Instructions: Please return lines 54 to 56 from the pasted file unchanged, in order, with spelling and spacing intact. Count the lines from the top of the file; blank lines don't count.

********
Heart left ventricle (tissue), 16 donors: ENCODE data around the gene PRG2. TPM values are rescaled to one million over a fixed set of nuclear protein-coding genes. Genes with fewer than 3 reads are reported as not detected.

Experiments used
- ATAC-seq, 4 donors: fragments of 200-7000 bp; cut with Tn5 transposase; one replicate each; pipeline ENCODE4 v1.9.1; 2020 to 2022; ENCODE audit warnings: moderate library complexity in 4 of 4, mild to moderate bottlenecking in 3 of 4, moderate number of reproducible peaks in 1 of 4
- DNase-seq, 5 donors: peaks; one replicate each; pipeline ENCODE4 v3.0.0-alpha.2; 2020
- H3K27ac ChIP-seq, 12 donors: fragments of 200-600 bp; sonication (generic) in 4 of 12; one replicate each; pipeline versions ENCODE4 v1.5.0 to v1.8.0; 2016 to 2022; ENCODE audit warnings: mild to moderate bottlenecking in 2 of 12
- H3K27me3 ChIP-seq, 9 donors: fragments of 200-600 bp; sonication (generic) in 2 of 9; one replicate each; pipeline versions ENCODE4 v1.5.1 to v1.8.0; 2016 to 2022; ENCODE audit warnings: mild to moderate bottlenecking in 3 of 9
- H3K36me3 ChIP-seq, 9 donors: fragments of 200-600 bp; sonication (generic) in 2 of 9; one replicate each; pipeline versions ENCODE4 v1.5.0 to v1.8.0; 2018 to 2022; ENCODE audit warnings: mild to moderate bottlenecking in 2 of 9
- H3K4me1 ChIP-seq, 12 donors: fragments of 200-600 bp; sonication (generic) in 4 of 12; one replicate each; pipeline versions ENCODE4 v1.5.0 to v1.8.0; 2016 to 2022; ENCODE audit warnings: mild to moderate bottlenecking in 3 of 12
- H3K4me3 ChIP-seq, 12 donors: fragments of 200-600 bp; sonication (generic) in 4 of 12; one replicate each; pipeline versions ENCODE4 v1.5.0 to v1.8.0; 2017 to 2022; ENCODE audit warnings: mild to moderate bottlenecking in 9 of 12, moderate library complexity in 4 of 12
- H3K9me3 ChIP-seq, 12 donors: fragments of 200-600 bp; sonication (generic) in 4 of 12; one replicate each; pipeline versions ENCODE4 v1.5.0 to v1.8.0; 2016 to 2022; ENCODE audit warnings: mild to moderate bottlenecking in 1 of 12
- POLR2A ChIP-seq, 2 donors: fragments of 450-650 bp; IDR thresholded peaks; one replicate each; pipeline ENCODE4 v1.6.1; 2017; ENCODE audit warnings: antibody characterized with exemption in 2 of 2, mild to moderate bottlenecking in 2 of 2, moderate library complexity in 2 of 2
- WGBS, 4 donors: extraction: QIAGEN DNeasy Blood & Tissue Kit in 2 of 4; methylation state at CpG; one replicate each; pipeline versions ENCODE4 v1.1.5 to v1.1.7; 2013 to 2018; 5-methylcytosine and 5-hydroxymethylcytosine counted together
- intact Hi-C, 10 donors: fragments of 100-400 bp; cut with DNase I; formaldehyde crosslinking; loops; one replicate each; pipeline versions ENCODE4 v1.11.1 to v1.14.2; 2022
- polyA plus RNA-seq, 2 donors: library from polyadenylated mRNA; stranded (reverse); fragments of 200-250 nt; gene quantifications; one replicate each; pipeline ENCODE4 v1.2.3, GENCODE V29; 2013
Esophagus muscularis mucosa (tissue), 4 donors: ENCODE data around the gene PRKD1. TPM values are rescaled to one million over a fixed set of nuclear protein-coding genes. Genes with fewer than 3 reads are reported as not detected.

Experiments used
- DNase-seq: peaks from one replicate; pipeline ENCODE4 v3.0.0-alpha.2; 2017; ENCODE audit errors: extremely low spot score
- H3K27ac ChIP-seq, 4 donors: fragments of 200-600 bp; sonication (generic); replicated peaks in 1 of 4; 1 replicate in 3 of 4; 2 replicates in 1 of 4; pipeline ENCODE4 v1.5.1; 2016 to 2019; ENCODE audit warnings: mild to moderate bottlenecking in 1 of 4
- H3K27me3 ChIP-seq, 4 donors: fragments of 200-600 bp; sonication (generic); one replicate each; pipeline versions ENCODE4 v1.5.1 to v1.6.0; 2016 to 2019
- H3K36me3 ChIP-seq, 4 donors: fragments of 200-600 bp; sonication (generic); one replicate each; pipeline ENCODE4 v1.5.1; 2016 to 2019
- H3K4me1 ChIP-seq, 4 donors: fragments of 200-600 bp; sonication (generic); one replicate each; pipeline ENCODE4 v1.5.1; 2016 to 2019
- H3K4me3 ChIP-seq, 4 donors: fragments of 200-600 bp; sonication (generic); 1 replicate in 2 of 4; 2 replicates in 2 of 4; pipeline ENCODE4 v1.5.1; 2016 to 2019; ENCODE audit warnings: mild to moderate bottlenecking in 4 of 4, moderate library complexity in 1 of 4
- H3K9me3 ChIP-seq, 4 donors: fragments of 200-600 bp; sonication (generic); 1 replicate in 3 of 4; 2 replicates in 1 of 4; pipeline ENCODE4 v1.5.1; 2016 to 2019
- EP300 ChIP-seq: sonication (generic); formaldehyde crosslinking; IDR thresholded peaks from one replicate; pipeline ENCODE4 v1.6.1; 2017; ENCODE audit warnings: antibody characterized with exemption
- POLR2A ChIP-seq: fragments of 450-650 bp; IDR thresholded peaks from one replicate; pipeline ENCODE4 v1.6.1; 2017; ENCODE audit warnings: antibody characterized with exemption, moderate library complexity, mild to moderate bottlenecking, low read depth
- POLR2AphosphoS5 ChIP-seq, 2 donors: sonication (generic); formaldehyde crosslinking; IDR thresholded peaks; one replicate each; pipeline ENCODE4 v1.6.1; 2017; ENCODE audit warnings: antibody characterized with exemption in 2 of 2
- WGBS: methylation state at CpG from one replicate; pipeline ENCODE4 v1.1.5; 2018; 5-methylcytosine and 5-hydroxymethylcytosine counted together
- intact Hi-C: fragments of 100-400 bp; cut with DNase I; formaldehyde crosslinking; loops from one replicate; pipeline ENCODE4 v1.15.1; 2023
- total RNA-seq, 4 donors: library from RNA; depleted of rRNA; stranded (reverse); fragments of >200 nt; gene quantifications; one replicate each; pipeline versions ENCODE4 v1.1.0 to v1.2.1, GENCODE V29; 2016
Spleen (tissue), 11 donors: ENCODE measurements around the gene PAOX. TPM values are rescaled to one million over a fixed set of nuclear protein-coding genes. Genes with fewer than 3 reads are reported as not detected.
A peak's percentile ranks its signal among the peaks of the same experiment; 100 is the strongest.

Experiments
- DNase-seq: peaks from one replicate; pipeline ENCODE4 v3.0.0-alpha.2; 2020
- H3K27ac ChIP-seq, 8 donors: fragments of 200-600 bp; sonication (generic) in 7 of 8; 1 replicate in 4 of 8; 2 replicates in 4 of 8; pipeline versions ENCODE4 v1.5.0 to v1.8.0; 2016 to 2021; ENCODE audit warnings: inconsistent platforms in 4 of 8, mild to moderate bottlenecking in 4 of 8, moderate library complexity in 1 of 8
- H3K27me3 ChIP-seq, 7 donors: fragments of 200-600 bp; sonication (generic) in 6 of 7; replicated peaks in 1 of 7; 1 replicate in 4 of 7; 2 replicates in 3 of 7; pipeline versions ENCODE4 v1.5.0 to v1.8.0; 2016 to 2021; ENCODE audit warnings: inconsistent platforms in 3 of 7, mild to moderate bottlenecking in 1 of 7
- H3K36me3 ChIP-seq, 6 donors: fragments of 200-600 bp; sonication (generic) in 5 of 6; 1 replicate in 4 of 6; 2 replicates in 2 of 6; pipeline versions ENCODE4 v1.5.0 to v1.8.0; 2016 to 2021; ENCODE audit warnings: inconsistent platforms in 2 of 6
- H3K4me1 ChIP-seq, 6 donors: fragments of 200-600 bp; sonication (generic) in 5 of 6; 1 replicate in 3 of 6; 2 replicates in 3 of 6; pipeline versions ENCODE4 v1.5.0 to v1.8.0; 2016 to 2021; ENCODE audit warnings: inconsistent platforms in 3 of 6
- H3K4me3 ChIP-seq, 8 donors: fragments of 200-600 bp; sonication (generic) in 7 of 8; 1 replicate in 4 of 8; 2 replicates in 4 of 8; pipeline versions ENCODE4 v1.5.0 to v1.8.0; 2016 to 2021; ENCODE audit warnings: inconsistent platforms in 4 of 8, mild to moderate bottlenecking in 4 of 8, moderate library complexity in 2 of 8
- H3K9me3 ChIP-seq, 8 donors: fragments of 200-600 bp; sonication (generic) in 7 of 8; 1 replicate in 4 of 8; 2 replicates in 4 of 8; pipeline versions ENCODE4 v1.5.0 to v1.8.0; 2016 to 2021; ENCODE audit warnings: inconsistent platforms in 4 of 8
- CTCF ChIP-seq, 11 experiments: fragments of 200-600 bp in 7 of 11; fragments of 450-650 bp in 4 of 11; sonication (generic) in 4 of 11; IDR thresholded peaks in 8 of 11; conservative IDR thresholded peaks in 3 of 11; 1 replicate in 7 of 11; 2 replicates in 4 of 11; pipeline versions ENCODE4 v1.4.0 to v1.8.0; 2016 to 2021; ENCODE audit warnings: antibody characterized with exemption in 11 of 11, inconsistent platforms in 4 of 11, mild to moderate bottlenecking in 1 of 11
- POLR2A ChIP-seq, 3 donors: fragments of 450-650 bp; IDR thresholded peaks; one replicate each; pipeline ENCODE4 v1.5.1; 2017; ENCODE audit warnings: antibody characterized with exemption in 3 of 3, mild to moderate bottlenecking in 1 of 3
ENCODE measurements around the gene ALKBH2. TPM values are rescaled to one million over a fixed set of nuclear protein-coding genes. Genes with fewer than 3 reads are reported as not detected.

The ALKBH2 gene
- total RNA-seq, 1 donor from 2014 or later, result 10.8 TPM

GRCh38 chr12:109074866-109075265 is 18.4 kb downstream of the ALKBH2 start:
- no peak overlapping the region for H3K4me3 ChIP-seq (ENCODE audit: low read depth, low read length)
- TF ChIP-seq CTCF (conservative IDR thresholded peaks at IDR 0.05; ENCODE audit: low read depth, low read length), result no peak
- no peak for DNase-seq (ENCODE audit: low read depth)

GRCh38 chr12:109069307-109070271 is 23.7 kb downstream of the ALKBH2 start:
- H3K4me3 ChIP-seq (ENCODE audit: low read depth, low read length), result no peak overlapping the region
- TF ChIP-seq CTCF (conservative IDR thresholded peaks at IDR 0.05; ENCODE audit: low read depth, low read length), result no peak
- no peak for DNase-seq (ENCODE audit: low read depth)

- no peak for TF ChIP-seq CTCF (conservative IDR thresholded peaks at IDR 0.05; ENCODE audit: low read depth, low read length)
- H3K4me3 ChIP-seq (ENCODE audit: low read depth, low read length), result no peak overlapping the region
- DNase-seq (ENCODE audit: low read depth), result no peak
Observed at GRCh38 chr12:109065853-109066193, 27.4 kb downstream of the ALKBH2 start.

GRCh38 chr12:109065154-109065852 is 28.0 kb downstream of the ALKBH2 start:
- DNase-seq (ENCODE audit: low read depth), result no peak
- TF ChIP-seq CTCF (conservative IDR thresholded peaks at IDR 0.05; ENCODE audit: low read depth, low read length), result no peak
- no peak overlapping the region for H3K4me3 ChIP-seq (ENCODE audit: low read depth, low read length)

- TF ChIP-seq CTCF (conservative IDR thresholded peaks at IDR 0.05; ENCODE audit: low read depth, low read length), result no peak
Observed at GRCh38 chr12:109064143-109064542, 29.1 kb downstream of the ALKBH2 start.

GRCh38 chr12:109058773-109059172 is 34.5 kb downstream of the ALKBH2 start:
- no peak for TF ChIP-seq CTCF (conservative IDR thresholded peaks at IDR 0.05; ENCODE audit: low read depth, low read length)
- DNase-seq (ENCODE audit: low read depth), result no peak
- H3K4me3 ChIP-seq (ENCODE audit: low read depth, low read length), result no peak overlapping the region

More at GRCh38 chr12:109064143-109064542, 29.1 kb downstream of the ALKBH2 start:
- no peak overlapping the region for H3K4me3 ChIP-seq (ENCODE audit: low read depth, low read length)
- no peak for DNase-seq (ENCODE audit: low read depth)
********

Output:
- H3K4me3 ChIP-seq (ENCODE audit: low read depth, low read length), result no peak overlapping the region
- DNase-seq (ENCODE audit: low read depth), result no peak
Observed at GRCh38 chr12:109065853-109066193, 27.4 kb downstream of the ALKBH2 start.